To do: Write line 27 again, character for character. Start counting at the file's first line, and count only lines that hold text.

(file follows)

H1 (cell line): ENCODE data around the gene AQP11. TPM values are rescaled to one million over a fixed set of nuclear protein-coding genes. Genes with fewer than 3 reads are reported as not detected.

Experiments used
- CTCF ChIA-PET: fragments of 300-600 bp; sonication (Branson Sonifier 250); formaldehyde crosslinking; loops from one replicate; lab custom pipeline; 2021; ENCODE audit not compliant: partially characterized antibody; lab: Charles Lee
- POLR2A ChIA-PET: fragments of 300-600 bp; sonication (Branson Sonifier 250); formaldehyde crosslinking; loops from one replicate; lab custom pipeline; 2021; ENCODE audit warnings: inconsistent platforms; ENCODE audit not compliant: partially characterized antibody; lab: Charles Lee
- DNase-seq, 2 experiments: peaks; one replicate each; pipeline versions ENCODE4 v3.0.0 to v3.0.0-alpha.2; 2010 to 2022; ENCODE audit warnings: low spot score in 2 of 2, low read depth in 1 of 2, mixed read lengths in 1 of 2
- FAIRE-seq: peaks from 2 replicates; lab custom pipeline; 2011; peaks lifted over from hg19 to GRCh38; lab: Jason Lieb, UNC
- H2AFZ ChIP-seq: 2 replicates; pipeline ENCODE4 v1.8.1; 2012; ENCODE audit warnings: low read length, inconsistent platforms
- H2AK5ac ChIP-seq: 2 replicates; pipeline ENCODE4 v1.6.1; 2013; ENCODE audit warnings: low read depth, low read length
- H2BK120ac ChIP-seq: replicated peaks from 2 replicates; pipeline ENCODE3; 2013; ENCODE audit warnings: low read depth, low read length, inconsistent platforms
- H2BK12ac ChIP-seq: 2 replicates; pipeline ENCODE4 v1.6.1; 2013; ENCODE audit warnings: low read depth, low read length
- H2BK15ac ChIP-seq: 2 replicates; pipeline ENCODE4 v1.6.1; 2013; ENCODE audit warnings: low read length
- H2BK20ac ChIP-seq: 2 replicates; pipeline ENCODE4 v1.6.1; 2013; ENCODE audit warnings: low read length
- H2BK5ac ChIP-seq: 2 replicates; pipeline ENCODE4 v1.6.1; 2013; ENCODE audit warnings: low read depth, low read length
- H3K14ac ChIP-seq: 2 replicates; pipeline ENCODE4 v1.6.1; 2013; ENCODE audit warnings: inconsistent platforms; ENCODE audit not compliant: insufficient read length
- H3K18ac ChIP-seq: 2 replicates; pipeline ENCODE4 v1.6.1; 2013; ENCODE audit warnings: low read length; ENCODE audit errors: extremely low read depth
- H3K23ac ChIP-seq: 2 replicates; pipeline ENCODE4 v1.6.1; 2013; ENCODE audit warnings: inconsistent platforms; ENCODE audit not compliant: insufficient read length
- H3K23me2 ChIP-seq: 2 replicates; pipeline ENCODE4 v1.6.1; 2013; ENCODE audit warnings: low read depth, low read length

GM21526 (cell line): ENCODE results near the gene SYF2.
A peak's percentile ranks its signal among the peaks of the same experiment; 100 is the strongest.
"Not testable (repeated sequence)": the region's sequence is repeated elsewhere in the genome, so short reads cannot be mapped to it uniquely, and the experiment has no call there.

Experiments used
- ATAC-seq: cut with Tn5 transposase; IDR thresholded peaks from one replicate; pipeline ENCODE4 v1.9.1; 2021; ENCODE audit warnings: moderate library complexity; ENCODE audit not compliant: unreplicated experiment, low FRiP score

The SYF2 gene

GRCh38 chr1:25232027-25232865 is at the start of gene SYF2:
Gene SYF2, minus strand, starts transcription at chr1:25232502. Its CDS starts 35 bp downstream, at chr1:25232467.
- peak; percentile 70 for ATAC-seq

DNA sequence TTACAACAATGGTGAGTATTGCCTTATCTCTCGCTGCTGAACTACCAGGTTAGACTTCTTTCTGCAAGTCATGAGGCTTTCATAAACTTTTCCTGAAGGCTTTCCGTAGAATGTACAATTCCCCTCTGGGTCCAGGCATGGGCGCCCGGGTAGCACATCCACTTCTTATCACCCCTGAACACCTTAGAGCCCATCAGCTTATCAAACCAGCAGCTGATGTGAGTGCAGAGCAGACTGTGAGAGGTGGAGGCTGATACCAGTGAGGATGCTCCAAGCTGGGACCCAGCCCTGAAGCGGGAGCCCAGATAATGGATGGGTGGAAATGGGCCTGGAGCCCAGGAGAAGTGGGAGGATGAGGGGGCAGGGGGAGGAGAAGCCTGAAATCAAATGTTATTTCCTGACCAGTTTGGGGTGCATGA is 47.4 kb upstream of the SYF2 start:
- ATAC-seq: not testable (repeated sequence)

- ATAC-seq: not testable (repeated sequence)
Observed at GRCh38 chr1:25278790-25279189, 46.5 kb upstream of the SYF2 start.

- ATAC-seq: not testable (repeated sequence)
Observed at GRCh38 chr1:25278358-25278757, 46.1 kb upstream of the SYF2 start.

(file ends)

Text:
DNA sequence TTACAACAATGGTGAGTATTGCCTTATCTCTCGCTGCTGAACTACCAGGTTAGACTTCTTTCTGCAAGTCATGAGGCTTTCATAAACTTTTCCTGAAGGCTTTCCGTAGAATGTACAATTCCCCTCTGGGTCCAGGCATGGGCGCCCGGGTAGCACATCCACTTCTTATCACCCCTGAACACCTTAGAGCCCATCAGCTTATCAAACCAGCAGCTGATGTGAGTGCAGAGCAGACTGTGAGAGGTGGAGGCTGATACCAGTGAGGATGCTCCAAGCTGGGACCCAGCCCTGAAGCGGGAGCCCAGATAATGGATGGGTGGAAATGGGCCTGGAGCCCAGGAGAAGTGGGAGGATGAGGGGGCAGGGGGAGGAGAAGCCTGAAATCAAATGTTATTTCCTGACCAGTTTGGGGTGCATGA is 47.4 kb upstream of the SYF2 start: